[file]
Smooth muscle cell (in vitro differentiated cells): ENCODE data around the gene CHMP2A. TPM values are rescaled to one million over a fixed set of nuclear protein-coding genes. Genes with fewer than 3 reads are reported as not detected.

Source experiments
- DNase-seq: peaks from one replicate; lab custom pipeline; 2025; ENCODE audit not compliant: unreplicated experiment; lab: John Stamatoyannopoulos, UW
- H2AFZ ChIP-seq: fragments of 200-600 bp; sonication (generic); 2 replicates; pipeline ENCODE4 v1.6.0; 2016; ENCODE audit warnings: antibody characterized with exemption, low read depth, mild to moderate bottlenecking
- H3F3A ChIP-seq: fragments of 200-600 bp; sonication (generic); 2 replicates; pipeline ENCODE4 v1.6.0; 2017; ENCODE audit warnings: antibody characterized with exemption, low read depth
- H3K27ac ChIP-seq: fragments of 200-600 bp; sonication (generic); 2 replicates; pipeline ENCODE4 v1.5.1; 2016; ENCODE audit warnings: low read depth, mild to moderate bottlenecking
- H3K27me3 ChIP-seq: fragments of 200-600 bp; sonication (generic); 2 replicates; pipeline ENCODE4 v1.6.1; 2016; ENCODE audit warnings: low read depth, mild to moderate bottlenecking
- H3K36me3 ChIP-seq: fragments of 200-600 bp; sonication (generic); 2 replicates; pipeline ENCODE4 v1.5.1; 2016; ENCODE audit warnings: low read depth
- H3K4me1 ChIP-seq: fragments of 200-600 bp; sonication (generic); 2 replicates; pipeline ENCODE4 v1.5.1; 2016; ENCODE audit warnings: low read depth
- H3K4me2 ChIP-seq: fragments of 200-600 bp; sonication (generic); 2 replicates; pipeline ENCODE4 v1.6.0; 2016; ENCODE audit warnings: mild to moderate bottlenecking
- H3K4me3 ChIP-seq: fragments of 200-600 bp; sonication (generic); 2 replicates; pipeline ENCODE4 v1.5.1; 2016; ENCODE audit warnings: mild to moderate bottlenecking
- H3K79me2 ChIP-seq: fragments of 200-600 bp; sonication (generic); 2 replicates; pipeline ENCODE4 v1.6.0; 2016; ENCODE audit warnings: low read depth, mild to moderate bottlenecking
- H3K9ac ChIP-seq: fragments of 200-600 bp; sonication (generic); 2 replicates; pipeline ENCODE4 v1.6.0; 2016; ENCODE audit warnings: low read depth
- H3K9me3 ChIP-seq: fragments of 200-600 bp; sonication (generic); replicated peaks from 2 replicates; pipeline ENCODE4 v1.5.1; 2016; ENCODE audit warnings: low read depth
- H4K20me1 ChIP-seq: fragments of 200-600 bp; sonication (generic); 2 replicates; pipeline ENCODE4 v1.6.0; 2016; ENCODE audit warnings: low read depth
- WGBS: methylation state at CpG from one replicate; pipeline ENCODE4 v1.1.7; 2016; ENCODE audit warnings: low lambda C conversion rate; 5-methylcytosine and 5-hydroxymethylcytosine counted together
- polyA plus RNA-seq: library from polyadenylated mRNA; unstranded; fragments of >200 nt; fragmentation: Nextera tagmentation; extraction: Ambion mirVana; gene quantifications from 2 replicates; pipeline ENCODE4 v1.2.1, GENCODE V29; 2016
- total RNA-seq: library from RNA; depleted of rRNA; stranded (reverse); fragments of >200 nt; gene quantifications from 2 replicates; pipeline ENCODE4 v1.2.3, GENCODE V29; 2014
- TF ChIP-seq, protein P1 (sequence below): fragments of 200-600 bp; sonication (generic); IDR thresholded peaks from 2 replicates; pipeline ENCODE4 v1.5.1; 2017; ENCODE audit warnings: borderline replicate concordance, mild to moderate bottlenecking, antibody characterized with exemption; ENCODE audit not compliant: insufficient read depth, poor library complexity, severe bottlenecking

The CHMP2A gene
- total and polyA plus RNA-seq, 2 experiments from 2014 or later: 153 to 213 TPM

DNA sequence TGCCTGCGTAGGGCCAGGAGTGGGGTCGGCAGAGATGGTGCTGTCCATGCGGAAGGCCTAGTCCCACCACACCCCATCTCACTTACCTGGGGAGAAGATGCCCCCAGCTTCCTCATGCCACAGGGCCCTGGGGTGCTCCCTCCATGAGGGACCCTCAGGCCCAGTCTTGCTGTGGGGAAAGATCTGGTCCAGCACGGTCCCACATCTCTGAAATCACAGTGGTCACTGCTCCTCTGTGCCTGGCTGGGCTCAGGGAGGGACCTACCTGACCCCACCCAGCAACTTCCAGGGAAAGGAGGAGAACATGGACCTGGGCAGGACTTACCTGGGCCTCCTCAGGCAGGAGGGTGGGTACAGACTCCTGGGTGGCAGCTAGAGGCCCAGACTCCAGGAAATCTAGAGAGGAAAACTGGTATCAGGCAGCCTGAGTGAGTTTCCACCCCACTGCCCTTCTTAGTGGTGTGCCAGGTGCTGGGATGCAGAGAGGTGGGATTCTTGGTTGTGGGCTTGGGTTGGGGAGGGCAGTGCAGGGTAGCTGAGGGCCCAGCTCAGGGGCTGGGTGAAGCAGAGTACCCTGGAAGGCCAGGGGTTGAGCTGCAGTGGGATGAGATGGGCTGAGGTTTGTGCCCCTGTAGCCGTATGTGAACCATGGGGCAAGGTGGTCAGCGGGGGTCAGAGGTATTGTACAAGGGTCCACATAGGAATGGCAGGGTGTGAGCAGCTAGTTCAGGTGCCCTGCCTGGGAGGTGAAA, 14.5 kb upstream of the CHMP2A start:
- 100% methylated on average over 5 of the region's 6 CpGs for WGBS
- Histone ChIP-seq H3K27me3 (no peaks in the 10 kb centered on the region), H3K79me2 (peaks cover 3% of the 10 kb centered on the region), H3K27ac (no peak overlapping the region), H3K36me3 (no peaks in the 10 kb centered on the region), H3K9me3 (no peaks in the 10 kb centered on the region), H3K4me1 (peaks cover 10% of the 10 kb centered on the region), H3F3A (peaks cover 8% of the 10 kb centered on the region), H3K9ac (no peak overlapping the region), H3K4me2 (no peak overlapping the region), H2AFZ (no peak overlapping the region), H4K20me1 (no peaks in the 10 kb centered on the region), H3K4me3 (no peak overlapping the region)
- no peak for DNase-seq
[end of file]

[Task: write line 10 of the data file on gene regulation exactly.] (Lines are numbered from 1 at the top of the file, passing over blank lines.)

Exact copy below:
- H3K4me2 ChIP-seq: fragments of 200-600 bp; sonication (generic); 2 replicates; pipeline ENCODE4 v1.6.0; 2016; ENCODE audit warnings: mild to moderate bottlenecking